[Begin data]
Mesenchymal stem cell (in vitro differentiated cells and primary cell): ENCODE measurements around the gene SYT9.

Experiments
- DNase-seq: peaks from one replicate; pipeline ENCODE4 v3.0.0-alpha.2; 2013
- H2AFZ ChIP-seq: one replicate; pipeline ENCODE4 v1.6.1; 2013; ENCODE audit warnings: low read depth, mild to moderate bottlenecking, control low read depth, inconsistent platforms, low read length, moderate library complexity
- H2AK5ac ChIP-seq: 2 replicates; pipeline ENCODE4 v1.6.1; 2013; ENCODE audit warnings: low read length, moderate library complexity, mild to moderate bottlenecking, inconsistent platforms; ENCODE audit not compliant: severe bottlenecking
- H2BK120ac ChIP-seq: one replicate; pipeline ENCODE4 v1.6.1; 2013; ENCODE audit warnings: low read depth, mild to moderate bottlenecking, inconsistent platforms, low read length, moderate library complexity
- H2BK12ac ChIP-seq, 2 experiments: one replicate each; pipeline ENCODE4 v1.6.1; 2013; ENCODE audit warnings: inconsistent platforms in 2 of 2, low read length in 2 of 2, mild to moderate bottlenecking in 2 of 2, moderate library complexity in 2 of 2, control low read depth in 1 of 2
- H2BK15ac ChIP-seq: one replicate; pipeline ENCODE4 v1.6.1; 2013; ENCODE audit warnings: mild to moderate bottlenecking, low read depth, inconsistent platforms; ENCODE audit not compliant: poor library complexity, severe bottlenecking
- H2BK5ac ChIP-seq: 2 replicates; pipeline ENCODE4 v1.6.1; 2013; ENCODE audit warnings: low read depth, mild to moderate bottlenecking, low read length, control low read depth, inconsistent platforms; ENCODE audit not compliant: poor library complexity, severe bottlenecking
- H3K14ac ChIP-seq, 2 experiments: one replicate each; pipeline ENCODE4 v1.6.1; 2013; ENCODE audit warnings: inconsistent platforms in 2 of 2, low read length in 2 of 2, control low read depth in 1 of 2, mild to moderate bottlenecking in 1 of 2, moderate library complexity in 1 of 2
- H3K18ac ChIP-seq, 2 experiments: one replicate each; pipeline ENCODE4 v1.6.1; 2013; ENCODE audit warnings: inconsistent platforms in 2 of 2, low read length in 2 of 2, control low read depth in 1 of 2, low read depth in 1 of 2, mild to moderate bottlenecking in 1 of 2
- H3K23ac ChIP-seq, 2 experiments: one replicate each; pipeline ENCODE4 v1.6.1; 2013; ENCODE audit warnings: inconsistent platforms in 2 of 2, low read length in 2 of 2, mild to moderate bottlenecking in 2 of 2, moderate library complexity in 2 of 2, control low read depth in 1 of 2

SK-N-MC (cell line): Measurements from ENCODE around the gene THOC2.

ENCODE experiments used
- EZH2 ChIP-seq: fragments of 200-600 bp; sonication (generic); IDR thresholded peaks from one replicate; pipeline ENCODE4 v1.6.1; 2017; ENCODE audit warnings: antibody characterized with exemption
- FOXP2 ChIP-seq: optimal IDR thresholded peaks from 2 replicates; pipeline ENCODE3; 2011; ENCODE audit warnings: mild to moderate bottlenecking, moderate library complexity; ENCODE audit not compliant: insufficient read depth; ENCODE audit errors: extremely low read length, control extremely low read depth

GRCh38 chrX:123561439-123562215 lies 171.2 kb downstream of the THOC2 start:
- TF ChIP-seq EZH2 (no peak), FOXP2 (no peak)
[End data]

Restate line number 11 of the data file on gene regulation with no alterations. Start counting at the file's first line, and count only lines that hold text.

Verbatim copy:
- H3K18ac ChIP-seq, 2 experiments: one replicate each; pipeline ENCODE4 v1.6.1; 2013; ENCODE audit warnings: inconsistent platforms in 2 of 2, low read length in 2 of 2, control low read depth in 1 of 2, low read depth in 1 of 2, mild to moderate bottlenecking in 1 of 2